Weight Loss Boosting meals

The Balance of a Weight Loss Boosting Meal

Many people find it challenging to take more than just one thing into consideration when they are trying to lose weight by selecting the right foods for weight loss boosting. For example, one diet may recommend that a dieter should remain within a certain calorie range every day, while another diet may say that carbs need to stay under a certain daily amount.

However, when all is said and done, it is actually a matter of choosing the right balance from among a number of different factors and then eating meals at the right time of day to get the biggest weight loss boosting effects.

This might sound complex and impossible, but it is actually quite achievable for the average person. Indeed, there is a bit of a learning curve, but it isn’t a steep one and most people find that after a few days, they can fall into the groove quite comfortably.

The following is a basic breakdown of the type of goals that you can set for yourself with each meal so that you will be able to promote healthy weight loss boosting capabilities.

Calories – The number of calories that you eat in a day will depend on your goals and expectations, as well as your current weight, age, activity level, gender, and several other factors. Speak with your doctor to identify this number for you. That said, the average individual will usually need to eat between 450 and 550 calories per meal. For weight loss, try to remain closer to the 450 calorie side of the range, but if you are very active, then you can boost it up to the 550 calorie level.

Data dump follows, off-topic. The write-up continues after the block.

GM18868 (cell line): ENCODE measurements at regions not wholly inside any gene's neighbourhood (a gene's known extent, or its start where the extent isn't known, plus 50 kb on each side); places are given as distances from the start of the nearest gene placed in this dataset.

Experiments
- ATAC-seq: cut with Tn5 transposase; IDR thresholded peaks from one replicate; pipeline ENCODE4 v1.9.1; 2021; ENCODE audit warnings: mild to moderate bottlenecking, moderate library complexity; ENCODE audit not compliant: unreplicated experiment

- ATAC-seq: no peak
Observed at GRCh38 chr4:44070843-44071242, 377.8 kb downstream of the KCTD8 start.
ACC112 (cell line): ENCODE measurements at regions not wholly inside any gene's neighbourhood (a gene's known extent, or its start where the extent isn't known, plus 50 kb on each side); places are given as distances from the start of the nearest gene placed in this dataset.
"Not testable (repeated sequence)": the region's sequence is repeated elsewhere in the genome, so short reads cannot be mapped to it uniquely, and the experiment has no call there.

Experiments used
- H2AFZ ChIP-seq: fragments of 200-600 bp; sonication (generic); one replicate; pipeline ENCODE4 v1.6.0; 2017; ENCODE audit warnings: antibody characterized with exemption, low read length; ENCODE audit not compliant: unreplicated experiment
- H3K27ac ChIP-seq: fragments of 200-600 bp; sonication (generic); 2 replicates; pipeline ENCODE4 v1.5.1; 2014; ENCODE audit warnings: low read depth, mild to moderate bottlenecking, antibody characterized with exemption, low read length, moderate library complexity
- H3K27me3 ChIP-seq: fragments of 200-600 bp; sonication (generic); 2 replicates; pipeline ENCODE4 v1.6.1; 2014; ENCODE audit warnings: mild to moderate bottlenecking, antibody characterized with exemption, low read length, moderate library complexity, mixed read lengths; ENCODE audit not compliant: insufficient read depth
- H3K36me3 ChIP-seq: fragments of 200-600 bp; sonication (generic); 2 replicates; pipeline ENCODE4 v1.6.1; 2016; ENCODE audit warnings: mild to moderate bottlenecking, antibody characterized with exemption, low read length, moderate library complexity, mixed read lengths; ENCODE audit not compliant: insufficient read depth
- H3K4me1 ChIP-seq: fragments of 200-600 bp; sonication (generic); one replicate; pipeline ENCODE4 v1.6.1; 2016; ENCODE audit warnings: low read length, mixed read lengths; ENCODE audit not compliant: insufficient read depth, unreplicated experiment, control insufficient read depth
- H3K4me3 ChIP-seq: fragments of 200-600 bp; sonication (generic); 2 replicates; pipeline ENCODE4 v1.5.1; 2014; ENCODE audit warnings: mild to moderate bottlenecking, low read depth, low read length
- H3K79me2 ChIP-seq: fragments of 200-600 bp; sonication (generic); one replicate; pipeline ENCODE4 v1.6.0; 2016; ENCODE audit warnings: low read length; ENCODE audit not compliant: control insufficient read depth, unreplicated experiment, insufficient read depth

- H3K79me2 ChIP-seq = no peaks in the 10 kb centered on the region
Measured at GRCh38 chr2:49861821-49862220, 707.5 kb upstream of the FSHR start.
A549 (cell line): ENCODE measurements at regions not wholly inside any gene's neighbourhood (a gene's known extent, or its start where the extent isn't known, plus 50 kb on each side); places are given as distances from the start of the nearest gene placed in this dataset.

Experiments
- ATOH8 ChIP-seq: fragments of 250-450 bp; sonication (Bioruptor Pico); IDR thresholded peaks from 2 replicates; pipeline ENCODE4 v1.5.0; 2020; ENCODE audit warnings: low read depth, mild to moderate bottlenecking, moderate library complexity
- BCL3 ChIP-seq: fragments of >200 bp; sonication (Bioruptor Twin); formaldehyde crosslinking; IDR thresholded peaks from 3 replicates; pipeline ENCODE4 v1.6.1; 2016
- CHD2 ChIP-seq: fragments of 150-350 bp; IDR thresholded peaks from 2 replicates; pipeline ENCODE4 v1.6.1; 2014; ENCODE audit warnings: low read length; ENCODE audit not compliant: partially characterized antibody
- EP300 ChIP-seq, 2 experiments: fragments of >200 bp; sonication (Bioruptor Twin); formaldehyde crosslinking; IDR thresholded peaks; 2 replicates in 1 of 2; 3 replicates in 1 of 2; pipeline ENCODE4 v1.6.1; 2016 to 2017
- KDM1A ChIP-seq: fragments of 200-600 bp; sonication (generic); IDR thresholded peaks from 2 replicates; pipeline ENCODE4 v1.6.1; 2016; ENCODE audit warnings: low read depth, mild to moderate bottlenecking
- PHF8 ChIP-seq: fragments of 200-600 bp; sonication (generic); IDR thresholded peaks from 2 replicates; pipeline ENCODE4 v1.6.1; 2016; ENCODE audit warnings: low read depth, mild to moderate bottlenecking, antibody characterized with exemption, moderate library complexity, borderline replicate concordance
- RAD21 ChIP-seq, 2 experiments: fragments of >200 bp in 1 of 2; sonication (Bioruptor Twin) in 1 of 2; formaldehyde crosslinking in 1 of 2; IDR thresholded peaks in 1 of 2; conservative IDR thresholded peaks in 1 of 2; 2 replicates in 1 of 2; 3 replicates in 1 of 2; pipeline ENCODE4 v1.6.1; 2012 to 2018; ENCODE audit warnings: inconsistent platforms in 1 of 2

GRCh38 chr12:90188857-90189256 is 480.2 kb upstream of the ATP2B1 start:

Carbohydrates – among the calories that you consume in each meal, about 45 to 55 percent should be from carbohydrate sources. This means that you should eat around 50 to 75 grams of carbs. This becomes much easier to measure if you’re using an online tracker (there are several available for free that allow you to enter your foods for the day and see the breakdown of calories in terms of carbs, proteins, and fats).
Protein – protein should make up around 20 to 25 percent of your meal calories. This equates to about 25 to 35 grams.
Fats – these should make up around 30 to 35 percent of your total meal calories, with the best sources coming for monounsaturated fats such as olive oil, avocado, nuts, seeds, sesame oil, and coconut oil.

Don’t forget to make sure that you also receive 25 daily grams of fiber, which are easy to obtain in the form of beans, nuts, seeds, avocados, fruits, veggies, and whole grains. Equally, try to keep your sugars to around 7 grams or fewer, per meal, and try to keep added sugars under 4 grams. That said, skip artificial sweeteners altogether.

In terms of dining times, eat breakfast first thing in the morning, lunch at around midday, and dinner no later than 7 or 7:30. Fit a couple of nutritionally dense, low cal snacks between meals and try not to eat in the evenings if possible. For many people, eating close to dinnertime provides added energy that is harmful to sleep, and sleep is vital to weight loss.

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